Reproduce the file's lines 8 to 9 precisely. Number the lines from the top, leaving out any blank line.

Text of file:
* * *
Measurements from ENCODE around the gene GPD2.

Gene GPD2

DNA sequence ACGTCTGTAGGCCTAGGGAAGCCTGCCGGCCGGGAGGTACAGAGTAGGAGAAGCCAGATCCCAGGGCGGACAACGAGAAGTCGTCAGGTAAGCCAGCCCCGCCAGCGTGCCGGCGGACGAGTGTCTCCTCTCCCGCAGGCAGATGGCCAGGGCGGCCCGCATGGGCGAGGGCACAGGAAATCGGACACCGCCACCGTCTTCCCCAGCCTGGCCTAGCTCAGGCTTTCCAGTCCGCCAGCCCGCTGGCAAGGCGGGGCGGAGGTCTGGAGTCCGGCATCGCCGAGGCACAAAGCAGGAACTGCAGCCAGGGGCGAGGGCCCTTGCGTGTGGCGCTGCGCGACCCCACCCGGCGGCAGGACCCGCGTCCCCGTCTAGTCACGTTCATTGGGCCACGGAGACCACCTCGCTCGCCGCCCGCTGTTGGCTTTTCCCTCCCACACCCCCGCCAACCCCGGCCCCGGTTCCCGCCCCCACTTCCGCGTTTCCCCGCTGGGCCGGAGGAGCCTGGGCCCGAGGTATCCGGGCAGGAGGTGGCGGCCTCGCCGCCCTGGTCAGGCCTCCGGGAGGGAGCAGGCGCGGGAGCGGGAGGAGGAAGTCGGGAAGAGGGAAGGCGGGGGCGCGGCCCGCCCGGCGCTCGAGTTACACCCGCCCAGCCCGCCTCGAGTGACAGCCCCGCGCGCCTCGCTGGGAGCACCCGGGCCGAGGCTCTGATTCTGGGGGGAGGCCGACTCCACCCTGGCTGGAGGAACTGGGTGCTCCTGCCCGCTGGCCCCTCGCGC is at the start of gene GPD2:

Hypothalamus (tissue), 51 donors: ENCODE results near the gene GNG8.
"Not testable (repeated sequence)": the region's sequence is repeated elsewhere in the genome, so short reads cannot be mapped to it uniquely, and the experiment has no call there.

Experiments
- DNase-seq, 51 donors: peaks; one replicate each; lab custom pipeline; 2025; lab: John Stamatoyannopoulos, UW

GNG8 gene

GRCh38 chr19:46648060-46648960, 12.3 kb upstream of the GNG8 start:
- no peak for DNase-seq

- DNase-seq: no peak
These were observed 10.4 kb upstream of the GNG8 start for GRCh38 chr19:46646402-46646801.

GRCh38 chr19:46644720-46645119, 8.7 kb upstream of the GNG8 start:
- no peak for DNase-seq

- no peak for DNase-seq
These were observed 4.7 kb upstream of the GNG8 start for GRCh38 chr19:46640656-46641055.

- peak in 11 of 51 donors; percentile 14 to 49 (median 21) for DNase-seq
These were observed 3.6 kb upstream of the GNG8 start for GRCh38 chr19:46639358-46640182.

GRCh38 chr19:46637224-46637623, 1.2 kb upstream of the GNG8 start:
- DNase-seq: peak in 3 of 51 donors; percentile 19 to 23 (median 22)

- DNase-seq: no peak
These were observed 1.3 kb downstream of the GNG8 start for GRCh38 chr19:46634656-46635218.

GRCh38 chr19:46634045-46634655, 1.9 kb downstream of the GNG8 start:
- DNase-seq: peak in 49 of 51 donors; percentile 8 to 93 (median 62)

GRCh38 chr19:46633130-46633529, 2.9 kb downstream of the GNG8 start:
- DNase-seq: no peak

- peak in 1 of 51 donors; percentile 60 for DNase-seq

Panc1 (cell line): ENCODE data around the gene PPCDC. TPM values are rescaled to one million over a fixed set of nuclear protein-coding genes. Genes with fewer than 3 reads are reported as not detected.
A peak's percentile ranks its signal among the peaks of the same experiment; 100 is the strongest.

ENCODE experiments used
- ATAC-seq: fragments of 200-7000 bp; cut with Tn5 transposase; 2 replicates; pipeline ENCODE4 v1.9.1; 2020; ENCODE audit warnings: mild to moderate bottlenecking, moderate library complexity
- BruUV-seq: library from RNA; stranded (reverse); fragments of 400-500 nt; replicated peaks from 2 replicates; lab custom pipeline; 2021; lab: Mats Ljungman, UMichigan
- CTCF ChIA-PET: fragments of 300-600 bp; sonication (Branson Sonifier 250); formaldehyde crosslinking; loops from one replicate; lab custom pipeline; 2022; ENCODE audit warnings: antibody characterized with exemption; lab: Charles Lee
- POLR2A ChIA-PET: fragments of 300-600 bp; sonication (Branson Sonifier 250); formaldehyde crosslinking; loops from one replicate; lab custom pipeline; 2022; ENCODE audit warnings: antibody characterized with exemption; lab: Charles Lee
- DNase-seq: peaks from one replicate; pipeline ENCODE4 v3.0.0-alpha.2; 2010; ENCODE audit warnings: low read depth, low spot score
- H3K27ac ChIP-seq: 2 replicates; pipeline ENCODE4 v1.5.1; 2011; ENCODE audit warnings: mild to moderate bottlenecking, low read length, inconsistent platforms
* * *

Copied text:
GNG8 gene

GRCh38 chr19:46648060-46648960, 12.3 kb upstream of the GNG8 start: